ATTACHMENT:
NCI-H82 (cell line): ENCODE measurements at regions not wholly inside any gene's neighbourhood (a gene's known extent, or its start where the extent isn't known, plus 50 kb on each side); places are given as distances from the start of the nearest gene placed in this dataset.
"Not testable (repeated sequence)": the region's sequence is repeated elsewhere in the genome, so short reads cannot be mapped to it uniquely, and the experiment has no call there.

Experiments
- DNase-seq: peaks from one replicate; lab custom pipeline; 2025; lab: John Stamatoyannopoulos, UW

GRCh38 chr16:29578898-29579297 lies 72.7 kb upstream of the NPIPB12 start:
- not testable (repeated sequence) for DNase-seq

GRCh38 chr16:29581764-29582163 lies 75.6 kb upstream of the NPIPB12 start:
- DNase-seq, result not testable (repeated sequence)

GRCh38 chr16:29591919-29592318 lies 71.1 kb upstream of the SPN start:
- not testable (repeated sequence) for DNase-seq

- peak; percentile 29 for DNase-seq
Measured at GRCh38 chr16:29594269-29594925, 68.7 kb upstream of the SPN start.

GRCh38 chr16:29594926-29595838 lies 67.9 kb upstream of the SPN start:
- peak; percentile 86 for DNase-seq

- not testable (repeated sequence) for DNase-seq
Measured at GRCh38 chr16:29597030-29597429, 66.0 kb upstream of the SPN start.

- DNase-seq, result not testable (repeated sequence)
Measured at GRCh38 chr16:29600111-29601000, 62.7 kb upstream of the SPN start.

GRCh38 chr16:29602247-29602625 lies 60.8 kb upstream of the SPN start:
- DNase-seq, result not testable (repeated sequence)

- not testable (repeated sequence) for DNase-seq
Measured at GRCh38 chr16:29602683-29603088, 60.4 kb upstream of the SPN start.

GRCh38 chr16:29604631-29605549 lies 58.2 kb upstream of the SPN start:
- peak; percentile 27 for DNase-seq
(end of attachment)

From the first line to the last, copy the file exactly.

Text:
NCI-H82 (cell line): ENCODE measurements at regions not wholly inside any gene's neighbourhood (a gene's known extent, or its start where the extent isn't known, plus 50 kb on each side); places are given as distances from the start of the nearest gene placed in this dataset.
"Not testable (repeated sequence)": the region's sequence is repeated elsewhere in the genome, so short reads cannot be mapped to it uniquely, and the experiment has no call there.

Experiments
- DNase-seq: peaks from one replicate; lab custom pipeline; 2025; lab: John Stamatoyannopoulos, UW

GRCh38 chr16:29578898-29579297 lies 72.7 kb upstream of the NPIPB12 start:
- not testable (repeated sequence) for DNase-seq

GRCh38 chr16:29581764-29582163 lies 75.6 kb upstream of the NPIPB12 start:
- DNase-seq, result not testable (repeated sequence)

GRCh38 chr16:29591919-29592318 lies 71.1 kb upstream of the SPN start:
- not testable (repeated sequence) for DNase-seq

- peak; percentile 29 for DNase-seq
Measured at GRCh38 chr16:29594269-29594925, 68.7 kb upstream of the SPN start.

GRCh38 chr16:29594926-29595838 lies 67.9 kb upstream of the SPN start:
- peak; percentile 86 for DNase-seq

- not testable (repeated sequence) for DNase-seq
Measured at GRCh38 chr16:29597030-29597429, 66.0 kb upstream of the SPN start.

- DNase-seq, result not testable (repeated sequence)
Measured at GRCh38 chr16:29600111-29601000, 62.7 kb upstream of the SPN start.

GRCh38 chr16:29602247-29602625 lies 60.8 kb upstream of the SPN start:
- DNase-seq, result not testable (repeated sequence)

- not testable (repeated sequence) for DNase-seq
Measured at GRCh38 chr16:29602683-29603088, 60.4 kb upstream of the SPN start.

GRCh38 chr16:29604631-29605549 lies 58.2 kb upstream of the SPN start:
- peak; percentile 27 for DNase-seq